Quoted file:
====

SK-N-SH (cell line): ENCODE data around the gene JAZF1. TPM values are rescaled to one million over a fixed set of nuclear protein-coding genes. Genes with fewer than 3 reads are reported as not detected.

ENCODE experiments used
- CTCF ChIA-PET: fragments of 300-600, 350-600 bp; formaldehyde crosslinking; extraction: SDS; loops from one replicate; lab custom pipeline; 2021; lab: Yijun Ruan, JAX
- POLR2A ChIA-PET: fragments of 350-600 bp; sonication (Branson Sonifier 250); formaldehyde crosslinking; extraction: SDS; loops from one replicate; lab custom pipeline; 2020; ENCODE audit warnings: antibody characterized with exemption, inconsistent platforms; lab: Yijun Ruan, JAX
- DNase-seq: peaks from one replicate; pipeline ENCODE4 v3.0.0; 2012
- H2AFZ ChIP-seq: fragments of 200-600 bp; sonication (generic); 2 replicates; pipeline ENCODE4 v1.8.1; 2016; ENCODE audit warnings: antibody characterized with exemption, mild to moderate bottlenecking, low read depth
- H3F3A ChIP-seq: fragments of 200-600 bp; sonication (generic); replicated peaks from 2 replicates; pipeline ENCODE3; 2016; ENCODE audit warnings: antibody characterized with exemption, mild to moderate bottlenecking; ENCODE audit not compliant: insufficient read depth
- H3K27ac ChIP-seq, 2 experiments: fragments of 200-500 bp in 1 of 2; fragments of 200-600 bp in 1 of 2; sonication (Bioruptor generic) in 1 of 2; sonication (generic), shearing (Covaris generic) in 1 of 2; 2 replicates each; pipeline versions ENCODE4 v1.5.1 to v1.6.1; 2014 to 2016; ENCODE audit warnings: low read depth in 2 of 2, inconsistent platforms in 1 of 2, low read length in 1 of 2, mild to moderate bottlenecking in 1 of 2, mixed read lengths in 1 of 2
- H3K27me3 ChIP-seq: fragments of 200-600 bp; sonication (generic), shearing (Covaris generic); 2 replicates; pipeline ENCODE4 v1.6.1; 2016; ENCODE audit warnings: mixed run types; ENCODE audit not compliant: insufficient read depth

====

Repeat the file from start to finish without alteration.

SK-N-SH (cell line): ENCODE data around the gene JAZF1. TPM values are rescaled to one million over a fixed set of nuclear protein-coding genes. Genes with fewer than 3 reads are reported as not detected.

ENCODE experiments used
- CTCF ChIA-PET: fragments of 300-600, 350-600 bp; formaldehyde crosslinking; extraction: SDS; loops from one replicate; lab custom pipeline; 2021; lab: Yijun Ruan, JAX
- POLR2A ChIA-PET: fragments of 350-600 bp; sonication (Branson Sonifier 250); formaldehyde crosslinking; extraction: SDS; loops from one replicate; lab custom pipeline; 2020; ENCODE audit warnings: antibody characterized with exemption, inconsistent platforms; lab: Yijun Ruan, JAX
- DNase-seq: peaks from one replicate; pipeline ENCODE4 v3.0.0; 2012
- H2AFZ ChIP-seq: fragments of 200-600 bp; sonication (generic); 2 replicates; pipeline ENCODE4 v1.8.1; 2016; ENCODE audit warnings: antibody characterized with exemption, mild to moderate bottlenecking, low read depth
- H3F3A ChIP-seq: fragments of 200-600 bp; sonication (generic); replicated peaks from 2 replicates; pipeline ENCODE3; 2016; ENCODE audit warnings: antibody characterized with exemption, mild to moderate bottlenecking; ENCODE audit not compliant: insufficient read depth
- H3K27ac ChIP-seq, 2 experiments: fragments of 200-500 bp in 1 of 2; fragments of 200-600 bp in 1 of 2; sonication (Bioruptor generic) in 1 of 2; sonication (generic), shearing (Covaris generic) in 1 of 2; 2 replicates each; pipeline versions ENCODE4 v1.5.1 to v1.6.1; 2014 to 2016; ENCODE audit warnings: low read depth in 2 of 2, inconsistent platforms in 1 of 2, low read length in 1 of 2, mild to moderate bottlenecking in 1 of 2, mixed read lengths in 1 of 2
- H3K27me3 ChIP-seq: fragments of 200-600 bp; sonication (generic), shearing (Covaris generic); 2 replicates; pipeline ENCODE4 v1.6.1; 2016; ENCODE audit warnings: mixed run types; ENCODE audit not compliant: insufficient read depth